Some Maine paper companies limited production or shut down parts of their operations last weekend after extreme cold prompted a spike in wholesale prices for natural gas and electricity.

Huhtamaki Inc.’s molded-fiber mill in Waterville said it will likely idle machines and send workers home again this winter if power prices continue to make production unprofitable. Another workplace, the UPM paper mill in Madison, said it took unspecified steps to adjust its output. Such measures are harbingers of what Maine’s manufacturing sector may face in the next few months, highlighting just how vulnerable the state has become to New England’s shortage of natural gas, the source of about half the region’s electricity.

Although the United States is awash with cheap natural gas, a lack of pipeline capacity north of New York is pinching the supply in New England, where there is growing demand for use in power production, home heating and manufacturing. Officials in the six states are working on a plan to bring more capacity into the region, but that won’t help this winter.

“To have this problem starting already in December is an indication of how much gas is being used, and how constrained the bottlenecks really are,” said Tony Buxton, a lawyer who represents Huhtamaki and other members of the Augusta-based Industrial Energy Consumer Group.

Homeowners don’t feel the immediate effects of shifting natural gas prices because their supply comes from long-term contracts. Some big industries, though, buy gas on a spot market where prices can change every hour.

The late-autumn cold snap pushed wholesale natural gas prices in New England four times higher on Dec. 14 than they were a week earlier. For instance, the average price of gas delivered Saturday in the Boston area hit nearly $33 per million BTUs.


Meanwhile, in places as close as New York City, prices were around $7 per million BTUs. In Pennsylvania, near where gas is extracted from the Marcellus shale deposits, the price was less than $3 per million BTUs.

One BTU is the energy needed to raise the temperature of a pound of water by one degree Fahrenheit. One million BTUs is the energy produced by about seven gallons of heating oil.

“This is precisely the effect we feared,” said Tom Welch, chairman of the Maine Public Utilities Commission. “If the winter is mild, we’ll suffer less. If it’s colder, we’ll suffer more. And that’s what it will look like until we get some relief on constraints.”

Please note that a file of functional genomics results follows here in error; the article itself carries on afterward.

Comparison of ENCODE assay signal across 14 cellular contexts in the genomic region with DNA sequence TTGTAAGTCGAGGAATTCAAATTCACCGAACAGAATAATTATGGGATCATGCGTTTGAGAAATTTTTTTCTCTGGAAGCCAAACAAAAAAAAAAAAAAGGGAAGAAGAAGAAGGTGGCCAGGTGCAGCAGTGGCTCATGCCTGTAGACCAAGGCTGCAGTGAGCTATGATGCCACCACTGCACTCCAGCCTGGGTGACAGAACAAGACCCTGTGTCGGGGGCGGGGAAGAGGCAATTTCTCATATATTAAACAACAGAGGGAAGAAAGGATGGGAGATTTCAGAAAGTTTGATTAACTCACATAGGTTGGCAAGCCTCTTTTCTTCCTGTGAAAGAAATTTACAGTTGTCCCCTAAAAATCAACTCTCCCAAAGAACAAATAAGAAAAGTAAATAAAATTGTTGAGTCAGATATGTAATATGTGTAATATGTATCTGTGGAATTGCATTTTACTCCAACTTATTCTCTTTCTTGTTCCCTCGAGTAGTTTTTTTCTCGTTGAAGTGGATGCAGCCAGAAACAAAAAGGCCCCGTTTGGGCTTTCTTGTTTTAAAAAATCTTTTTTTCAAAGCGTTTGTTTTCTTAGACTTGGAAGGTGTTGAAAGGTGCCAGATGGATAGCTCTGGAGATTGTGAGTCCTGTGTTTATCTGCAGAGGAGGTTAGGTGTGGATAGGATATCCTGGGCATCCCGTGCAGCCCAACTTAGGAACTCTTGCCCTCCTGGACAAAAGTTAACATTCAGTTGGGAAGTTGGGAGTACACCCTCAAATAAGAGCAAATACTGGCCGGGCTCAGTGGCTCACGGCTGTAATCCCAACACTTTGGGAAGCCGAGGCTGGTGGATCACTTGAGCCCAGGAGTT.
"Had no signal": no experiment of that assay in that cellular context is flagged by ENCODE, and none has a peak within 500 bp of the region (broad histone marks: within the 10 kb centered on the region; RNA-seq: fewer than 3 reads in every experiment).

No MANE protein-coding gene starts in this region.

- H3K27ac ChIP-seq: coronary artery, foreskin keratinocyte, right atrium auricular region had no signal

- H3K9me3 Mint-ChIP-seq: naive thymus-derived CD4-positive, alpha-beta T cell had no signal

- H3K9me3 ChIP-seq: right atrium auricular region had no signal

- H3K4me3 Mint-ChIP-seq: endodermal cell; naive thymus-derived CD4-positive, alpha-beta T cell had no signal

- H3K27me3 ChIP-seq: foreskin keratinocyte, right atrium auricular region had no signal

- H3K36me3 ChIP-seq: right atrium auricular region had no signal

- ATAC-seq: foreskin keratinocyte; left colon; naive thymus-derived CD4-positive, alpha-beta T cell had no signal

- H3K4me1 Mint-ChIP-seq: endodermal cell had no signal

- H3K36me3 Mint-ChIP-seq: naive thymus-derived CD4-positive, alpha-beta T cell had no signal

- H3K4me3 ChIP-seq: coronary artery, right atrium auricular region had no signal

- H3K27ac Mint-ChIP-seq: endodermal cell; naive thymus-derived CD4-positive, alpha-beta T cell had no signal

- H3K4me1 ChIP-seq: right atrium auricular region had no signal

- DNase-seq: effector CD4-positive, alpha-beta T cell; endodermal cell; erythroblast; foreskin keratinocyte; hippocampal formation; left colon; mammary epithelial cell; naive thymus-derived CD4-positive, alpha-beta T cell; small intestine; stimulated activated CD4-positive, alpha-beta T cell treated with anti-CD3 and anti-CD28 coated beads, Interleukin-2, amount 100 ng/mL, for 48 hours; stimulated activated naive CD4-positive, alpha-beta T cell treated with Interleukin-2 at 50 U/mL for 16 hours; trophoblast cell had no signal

Surging demand in New England during the frigid weather, and the lack of pipeline capacity, raised the hour-to-hour electricity rates for some businesses last weekend to a peak of 10 times the normal cost. Rates are typically around 5 to 10 cents per kilowatt hour, but at one point, Huhtamaki was facing 50 cents per kilowatt hour.

The mill uses more than 100 million kilowatt hours a year. By comparison, an average Maine home uses about 6,000 kilowatt hours a year.


“We recognize there are times that, if we run, we’ll lose money,” said Ray McMullin, the plant manager. “It’s better to shut down.”

Huhtamaki is a historic anchor of central Maine’s pulp and paper industry, with 480 employees. It’s known for making Chinet brand plates, as well as rough-finish products such as egg cartons. Falling electricity costs over the past two years, thanks to cheap natural gas, helped the mill increase production and bring on new workers.

But conditions shifted last year, when power prices began to rise. A midwinter price spike cost the mill an additional $2 million for electricity over two weeks last winter, McMullin said, and made managers realize that production is unprofitable above a certain rate, which he would not specify.

On Friday, McMullin saw that rate approaching. He shut down the Chinet assembly line, which is highly dependent on electricity. The shutdown affected 125 workers. No one was let go, but several employees volunteered to go home without pay. Others were shifted to temporary tasks.